5. Mildew On Hydrangea

Check your settings to ensure that your plant receives adequate air circulation. Allow it to stand alone if it is a potted indoor plant. Consider adding a low-powered fan directed into a room corner to keep the air moving without blowing wind directly onto the plant.

If you’re going to plant it outside, ensure it’s far enough away from other large plants to allow for good air circulation. Prune out older, damaged, or excess canes to improve air circulation—rake fallen leaves, grass clippings, and debris away from the plant’s base.

Apply a foliar fungal treatment to your plant, and then incorporate a systemic fungal product into your subsequent watering treatment.

Examine the soil. If the soil is wet, your plant may develop root rot. You’ll need to re-pot or relocate the plant, aerate, and amend the soil with some dry soil.

How To Revive Wilted Hydrangea Plant

Wilted Hydrangea Plant

Few things are more unappealing to my eyes than a wilting hydrangea, whether in a vase, a pot, or the ground. If the Hydrangea plant is in the garden or a container, it could be due to over-pruning, excessive direct sunlight exposure, too much water, and insufficient soil nutrients.

If the Hydrangea in your vase is wilting, it is most likely due to incorrect cutting or improper hydration.

I’m about to reveal a top-secret ingredient for revitalizing your hydrangea bushes! You’ve probably never heard of this before, but you probably have the secret ingredient right now in your kitchen, and it’s nothing more than baking soda.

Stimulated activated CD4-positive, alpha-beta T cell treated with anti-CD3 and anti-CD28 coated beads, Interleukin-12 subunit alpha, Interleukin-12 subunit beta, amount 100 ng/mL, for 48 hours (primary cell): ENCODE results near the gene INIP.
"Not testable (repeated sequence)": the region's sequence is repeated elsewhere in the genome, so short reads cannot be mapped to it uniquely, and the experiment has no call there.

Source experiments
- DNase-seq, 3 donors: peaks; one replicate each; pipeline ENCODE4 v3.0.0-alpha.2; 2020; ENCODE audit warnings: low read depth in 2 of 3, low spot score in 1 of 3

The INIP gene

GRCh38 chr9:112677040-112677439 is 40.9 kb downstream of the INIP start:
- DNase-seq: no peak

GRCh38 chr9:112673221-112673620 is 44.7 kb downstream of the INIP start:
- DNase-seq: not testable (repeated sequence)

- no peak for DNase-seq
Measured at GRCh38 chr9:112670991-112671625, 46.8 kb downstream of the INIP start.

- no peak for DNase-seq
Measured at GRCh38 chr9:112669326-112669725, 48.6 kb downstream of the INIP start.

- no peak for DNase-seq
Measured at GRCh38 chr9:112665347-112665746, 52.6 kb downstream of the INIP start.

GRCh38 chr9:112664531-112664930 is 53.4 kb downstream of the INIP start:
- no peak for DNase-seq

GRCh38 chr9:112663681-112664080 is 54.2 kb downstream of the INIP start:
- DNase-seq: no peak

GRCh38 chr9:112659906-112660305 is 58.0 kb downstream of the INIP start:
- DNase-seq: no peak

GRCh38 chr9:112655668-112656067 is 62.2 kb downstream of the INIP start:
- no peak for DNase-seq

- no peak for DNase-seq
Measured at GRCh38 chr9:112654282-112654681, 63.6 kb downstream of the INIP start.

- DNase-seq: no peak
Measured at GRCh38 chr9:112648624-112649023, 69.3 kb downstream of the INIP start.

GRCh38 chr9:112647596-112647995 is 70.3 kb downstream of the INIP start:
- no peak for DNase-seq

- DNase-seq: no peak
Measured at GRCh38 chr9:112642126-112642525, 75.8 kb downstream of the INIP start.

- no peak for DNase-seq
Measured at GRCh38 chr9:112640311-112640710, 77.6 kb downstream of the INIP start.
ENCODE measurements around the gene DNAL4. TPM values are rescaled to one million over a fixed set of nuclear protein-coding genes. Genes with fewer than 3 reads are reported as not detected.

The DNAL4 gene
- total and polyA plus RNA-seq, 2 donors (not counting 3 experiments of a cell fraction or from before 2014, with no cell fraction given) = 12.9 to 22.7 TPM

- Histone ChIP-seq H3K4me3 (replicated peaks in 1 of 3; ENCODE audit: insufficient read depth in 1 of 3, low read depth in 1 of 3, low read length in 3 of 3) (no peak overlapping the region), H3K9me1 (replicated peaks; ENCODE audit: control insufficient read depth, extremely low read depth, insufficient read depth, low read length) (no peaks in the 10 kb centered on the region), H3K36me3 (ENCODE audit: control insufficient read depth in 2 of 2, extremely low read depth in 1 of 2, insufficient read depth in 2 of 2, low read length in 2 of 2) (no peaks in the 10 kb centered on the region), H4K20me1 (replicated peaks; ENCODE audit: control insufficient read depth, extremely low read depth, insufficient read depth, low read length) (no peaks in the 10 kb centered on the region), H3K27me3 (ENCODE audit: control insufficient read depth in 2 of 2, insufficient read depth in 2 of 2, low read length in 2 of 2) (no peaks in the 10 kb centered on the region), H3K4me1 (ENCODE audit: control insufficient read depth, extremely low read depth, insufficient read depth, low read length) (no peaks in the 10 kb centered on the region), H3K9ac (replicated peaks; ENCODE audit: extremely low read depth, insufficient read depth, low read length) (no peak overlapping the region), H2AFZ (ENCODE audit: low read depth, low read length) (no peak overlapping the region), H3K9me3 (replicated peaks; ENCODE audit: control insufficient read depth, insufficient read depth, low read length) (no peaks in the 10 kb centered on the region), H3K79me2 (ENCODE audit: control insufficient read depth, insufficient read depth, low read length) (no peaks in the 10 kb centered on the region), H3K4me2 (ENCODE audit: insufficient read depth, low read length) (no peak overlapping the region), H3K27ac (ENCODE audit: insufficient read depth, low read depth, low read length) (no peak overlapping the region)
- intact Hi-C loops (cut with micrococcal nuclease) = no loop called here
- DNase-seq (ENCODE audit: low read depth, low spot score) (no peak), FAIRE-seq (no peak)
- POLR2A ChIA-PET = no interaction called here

The secret is baking soda, but remember that a little goes a long way. To treat your wilted hydrangeas, combine one tablespoon of baking soda with 2 quarts of water. Stir to ensure that the baking soda is completely dissolved. This amount will treat 3-4 hydrangea bushes.

Every two weeks, apply this baking soda treatment. If you only have one hydrangea plant, you can use the treatment for other struggling plants and expect similar results.

You should notice more robust hydrangeas in a week or two. The plants’ blooms become fuller and healthier.

If your hydrangeas aren’t impressing you as much as they should, or have become wilted, try baking soda. It has always worked for me, and I have no doubt it’ll work for you as well.

Important Takeaways

  • Potted hydrangeas are susceptible to root rot if there are no drainage holes in the bottom of the pot. Small pots can soon dry up, which restricts root development.
  • Hydrangeas can be revived by watering them frequently, applying compost mulch, and protecting them from direct sunlight and strong winds. Pruning back any frost- or sun-damaged growth will encourage healthy development.